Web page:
4A’s: Goldstein Urges Compromise

LAS VEGAS Marc Goldstein, CEO of WPP-owned GroupM North America and chairman of the American Association of Advertising Agencies’ media policy committee, told attendees at the 4A’s annual Media Conference in Las Vegas today that regardless of which form of commercial ratings data they favor as a negotiating tool, the industry must be willing to reach a compromise.

Goldstein said it is counterproductive for agencies to take a hard-line stance on the type of commercial ratings data that needs to become the industry standard.

“As a new rating system takes hold, we find ourselves in a predicament,” Goldstein said. “We all agree that our ultimate objective is a more accurate yardstick. We all want a system that give us reliability, stability and predictability. But what we can’t seem to agree on is what form these ratings will take.”

Some media agencies have advocated the use of average commercial ratings for the duration of a show to use in negotiating ad rates with the broadcast and cable networks, while other agencies have argued for minute-by-minute ratings. Goldstein said there is also the issue of how to factor in time-delayed TV viewing via DVRs.

“It seems unlikely anyone will get everything they want as this hot-button issue continues to be debated,” he said. “The sooner we all can agree that compromise is needed, the better. I believe compromise is the best way to ensure that we take the right step forward.”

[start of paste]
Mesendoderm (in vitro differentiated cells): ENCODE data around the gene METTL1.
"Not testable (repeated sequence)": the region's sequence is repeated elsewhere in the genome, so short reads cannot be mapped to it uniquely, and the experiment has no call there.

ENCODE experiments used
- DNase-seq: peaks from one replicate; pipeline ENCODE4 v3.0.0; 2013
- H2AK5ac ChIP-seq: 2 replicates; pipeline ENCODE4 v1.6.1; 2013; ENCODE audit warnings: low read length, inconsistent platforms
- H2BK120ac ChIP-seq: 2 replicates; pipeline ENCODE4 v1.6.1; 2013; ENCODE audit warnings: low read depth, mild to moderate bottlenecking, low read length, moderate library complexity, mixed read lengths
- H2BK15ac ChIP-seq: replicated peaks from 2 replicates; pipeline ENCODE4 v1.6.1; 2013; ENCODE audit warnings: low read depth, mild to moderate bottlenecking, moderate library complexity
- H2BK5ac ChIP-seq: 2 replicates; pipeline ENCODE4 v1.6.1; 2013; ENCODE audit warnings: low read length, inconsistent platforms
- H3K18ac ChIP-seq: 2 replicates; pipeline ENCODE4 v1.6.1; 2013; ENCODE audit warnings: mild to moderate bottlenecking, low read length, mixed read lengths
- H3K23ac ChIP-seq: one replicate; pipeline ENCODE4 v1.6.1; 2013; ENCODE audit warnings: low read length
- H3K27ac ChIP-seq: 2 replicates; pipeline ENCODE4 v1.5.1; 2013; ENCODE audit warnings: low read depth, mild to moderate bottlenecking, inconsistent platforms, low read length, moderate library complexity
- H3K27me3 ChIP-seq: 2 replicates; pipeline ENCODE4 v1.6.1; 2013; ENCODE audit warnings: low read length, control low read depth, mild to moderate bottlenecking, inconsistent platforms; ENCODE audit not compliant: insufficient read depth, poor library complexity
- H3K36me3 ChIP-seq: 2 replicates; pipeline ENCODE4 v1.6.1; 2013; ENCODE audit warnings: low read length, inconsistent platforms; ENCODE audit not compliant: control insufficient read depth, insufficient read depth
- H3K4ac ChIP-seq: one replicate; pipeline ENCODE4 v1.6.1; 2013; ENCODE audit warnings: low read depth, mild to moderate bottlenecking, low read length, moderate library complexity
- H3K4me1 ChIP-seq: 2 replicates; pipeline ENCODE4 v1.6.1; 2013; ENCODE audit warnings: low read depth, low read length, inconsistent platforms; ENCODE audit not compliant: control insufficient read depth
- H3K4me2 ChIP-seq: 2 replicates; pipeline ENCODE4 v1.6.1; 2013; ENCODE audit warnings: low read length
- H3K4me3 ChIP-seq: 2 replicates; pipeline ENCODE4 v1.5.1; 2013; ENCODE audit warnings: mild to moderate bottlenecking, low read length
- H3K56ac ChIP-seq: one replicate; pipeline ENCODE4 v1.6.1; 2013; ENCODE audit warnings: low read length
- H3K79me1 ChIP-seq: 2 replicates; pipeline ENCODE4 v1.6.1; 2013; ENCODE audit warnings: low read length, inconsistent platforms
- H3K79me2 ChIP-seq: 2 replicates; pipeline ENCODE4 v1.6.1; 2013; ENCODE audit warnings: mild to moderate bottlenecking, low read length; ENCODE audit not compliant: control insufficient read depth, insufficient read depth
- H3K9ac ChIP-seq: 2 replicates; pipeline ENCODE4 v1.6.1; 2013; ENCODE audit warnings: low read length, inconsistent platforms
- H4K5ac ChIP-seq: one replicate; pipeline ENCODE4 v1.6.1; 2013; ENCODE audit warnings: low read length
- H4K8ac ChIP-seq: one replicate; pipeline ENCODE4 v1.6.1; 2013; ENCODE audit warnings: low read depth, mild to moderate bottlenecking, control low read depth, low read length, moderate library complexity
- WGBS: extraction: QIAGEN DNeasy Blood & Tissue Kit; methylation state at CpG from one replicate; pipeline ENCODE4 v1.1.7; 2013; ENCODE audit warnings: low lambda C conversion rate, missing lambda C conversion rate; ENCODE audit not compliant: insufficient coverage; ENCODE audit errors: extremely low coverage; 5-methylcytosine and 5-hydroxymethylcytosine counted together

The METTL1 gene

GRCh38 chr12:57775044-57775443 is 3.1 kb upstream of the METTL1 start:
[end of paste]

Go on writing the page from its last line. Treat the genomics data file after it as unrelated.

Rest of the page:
Goldstein said he is hopeful that the media agencies and TV networks can reach a compromise so that commercial ratings can be used as negotiating currency in the upcoming TV upfront buying period which begins in about 10 weeks. He also called on media agencies to embrace and support efforts by the 4A’s to come up with an industry standardized way to do business electronically.

“I’m embarrassed that in 2007, in this technologically advanced world, we are still in the dark ages compared to most industries in this area,” he said. “Let’s put this at the top of our priority list. Let’s put away our differences and cooperate with each other so we can put in place a set of business practices that will make our lives more productive while retaining flexibility for future media and future generations.”

Goldstein also criticized the media agencies for not doing enough to foster ethnic diversity within the industry. “Suffice it to say, our industry’s track record in attracting young, multicultural professionals to join our ranks has been lacking and it’s time we fix the problem,” he said.

He also urged media agencies to get more involved with content creation, whether it be via the Internet or in conjunction with the TV networks.